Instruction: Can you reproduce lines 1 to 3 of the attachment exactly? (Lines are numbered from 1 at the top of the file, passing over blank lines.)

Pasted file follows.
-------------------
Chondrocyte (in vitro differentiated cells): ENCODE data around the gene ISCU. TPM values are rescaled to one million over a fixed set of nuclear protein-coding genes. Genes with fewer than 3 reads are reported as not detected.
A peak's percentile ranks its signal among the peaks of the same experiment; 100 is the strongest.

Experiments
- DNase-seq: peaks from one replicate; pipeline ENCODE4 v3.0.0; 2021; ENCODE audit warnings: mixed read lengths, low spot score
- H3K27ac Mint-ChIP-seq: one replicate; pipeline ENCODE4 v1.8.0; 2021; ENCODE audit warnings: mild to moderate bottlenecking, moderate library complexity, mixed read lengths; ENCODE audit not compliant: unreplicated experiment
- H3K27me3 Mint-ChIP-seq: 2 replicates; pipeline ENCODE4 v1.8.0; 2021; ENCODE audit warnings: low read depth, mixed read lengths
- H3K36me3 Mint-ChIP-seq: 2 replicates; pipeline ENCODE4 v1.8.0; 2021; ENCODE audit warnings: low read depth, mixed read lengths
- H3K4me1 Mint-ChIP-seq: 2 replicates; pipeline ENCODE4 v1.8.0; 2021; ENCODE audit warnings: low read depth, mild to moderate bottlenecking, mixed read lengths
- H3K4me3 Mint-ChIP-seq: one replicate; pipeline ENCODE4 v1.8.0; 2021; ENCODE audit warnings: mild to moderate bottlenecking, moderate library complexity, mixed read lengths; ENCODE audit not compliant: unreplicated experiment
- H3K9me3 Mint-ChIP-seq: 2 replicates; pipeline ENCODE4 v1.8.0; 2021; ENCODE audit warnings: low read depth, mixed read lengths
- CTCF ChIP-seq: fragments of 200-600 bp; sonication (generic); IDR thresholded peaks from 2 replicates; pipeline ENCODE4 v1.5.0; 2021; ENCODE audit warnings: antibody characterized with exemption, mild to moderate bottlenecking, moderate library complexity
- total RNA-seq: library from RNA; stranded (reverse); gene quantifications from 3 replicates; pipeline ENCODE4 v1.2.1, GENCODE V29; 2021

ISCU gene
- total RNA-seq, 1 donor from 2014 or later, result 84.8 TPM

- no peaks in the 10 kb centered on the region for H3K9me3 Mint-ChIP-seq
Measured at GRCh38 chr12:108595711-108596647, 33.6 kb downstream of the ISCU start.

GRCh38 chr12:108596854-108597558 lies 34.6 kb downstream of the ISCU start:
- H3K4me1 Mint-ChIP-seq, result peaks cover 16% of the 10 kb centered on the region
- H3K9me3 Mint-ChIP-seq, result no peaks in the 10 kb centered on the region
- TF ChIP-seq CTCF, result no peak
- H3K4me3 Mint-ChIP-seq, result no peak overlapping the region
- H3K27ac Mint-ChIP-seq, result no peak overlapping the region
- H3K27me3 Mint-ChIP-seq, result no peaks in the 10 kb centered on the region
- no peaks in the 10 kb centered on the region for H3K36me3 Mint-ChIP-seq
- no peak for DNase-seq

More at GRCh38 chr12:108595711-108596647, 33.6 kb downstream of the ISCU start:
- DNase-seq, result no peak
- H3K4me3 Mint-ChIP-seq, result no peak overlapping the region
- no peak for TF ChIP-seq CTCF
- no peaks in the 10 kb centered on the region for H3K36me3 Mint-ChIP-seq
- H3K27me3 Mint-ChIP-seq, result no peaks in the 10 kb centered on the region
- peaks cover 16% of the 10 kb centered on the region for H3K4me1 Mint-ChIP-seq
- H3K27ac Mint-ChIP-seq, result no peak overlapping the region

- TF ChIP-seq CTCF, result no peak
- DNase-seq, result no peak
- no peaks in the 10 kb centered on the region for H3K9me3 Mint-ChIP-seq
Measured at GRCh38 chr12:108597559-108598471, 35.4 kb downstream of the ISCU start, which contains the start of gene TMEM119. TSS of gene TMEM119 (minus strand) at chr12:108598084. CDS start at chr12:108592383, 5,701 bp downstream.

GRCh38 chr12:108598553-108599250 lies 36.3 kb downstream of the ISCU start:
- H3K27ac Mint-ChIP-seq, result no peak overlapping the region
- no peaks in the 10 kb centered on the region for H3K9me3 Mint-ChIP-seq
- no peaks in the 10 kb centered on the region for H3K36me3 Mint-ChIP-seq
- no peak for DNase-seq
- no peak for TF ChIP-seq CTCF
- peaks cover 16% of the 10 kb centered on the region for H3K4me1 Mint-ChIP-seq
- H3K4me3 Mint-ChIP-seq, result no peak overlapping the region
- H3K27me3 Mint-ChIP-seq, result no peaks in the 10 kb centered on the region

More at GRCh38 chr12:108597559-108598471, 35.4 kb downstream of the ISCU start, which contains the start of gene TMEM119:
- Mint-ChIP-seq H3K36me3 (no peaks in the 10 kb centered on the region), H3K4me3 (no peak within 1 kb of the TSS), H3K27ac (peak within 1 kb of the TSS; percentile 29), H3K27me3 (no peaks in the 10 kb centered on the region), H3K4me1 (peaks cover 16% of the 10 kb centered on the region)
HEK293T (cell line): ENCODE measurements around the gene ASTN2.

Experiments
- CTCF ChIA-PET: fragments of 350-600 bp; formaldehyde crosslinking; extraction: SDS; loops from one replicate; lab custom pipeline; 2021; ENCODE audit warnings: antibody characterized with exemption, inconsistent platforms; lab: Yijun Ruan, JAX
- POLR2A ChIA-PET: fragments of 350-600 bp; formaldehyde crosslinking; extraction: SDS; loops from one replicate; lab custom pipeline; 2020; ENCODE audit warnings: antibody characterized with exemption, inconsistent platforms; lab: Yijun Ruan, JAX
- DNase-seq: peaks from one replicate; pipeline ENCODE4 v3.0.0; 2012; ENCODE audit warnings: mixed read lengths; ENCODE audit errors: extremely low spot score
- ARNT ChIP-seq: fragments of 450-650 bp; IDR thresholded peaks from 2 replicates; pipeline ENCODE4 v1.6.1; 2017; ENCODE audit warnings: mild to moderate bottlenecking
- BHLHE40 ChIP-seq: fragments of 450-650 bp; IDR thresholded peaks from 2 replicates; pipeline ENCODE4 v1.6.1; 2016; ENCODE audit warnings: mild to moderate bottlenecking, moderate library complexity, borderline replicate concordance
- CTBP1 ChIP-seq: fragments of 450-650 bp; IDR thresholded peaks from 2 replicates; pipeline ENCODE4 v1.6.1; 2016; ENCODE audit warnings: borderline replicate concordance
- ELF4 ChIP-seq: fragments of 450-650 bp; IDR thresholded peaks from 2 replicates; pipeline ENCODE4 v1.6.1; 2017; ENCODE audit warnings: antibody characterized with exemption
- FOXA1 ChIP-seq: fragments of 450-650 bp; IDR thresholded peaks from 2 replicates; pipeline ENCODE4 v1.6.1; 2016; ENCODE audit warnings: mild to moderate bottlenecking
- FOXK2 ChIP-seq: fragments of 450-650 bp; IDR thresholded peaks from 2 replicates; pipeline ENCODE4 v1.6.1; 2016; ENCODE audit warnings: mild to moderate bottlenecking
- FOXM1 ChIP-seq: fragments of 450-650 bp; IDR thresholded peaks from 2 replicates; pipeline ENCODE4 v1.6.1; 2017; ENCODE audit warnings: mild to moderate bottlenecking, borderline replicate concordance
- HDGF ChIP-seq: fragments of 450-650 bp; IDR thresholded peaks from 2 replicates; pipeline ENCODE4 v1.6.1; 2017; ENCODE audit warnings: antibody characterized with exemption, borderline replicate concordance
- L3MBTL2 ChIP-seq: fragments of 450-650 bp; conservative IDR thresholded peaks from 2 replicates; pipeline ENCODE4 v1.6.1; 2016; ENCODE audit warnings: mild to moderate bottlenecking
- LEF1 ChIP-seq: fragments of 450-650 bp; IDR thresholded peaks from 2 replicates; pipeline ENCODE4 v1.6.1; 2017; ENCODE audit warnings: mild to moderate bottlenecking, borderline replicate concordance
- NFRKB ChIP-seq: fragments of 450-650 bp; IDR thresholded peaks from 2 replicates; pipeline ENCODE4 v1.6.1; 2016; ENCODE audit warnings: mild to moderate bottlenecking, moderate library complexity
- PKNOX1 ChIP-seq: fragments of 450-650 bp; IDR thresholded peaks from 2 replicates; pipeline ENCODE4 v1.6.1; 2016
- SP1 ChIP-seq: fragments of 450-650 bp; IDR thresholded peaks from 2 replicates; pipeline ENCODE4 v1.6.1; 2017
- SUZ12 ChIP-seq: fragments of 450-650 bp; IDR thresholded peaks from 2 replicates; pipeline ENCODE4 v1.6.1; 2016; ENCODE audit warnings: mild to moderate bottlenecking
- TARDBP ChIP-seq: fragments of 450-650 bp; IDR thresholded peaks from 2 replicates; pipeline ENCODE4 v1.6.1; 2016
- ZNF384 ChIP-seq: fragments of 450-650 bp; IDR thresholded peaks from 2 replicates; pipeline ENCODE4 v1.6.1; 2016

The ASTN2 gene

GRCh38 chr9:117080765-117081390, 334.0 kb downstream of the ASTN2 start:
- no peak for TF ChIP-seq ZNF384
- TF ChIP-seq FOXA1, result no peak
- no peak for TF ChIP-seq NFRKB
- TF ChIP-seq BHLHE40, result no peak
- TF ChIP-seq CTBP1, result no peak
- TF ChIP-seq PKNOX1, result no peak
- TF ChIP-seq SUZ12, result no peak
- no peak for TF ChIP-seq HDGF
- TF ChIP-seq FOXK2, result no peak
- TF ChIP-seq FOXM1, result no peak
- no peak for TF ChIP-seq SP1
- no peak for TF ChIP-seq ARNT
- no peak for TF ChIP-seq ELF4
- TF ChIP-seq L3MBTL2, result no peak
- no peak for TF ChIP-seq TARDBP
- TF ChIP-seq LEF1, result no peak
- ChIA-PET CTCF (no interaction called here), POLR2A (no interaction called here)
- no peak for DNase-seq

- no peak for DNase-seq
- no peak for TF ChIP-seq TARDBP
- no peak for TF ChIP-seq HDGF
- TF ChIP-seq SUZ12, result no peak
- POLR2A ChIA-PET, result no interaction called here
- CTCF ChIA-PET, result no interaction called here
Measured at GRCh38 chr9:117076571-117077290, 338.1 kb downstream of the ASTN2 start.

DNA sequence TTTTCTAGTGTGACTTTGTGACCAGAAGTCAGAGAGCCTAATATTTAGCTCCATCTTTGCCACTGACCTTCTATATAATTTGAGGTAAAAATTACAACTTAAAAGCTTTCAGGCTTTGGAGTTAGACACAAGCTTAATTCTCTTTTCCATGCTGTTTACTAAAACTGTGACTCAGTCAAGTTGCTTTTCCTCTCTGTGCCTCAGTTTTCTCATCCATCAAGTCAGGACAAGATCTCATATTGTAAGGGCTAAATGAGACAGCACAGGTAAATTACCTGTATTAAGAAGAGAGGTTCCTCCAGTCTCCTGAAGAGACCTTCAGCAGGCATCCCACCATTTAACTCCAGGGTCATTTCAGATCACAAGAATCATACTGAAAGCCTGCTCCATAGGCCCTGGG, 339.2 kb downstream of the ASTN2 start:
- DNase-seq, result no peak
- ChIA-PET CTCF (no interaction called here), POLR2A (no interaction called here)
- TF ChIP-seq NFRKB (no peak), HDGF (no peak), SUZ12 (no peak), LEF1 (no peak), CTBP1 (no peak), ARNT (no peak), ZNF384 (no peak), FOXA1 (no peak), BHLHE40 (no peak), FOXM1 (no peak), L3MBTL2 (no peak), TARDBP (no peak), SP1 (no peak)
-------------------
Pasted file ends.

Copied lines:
Chondrocyte (in vitro differentiated cells): ENCODE data around the gene ISCU. TPM values are rescaled to one million over a fixed set of nuclear protein-coding genes. Genes with fewer than 3 reads are reported as not detected.
A peak's percentile ranks its signal among the peaks of the same experiment; 100 is the strongest.

Experiments